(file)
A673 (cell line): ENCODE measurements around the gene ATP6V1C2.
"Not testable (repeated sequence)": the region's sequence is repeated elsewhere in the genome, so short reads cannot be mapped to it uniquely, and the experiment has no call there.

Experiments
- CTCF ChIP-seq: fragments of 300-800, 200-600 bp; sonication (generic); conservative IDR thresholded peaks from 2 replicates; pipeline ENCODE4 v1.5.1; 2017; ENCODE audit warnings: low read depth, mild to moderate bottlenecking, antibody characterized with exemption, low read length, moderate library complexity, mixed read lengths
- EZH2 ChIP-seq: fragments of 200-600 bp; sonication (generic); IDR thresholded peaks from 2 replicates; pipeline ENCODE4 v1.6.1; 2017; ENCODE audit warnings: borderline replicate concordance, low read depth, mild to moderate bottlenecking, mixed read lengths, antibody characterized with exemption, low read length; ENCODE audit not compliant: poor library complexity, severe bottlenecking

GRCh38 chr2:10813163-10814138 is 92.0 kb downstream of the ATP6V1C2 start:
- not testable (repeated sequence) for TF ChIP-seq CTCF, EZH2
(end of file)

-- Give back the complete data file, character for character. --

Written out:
A673 (cell line): ENCODE measurements around the gene ATP6V1C2.
"Not testable (repeated sequence)": the region's sequence is repeated elsewhere in the genome, so short reads cannot be mapped to it uniquely, and the experiment has no call there.

Experiments
- CTCF ChIP-seq: fragments of 300-800, 200-600 bp; sonication (generic); conservative IDR thresholded peaks from 2 replicates; pipeline ENCODE4 v1.5.1; 2017; ENCODE audit warnings: low read depth, mild to moderate bottlenecking, antibody characterized with exemption, low read length, moderate library complexity, mixed read lengths
- EZH2 ChIP-seq: fragments of 200-600 bp; sonication (generic); IDR thresholded peaks from 2 replicates; pipeline ENCODE4 v1.6.1; 2017; ENCODE audit warnings: borderline replicate concordance, low read depth, mild to moderate bottlenecking, mixed read lengths, antibody characterized with exemption, low read length; ENCODE audit not compliant: poor library complexity, severe bottlenecking

GRCh38 chr2:10813163-10814138 is 92.0 kb downstream of the ATP6V1C2 start:
- not testable (repeated sequence) for TF ChIP-seq CTCF, EZH2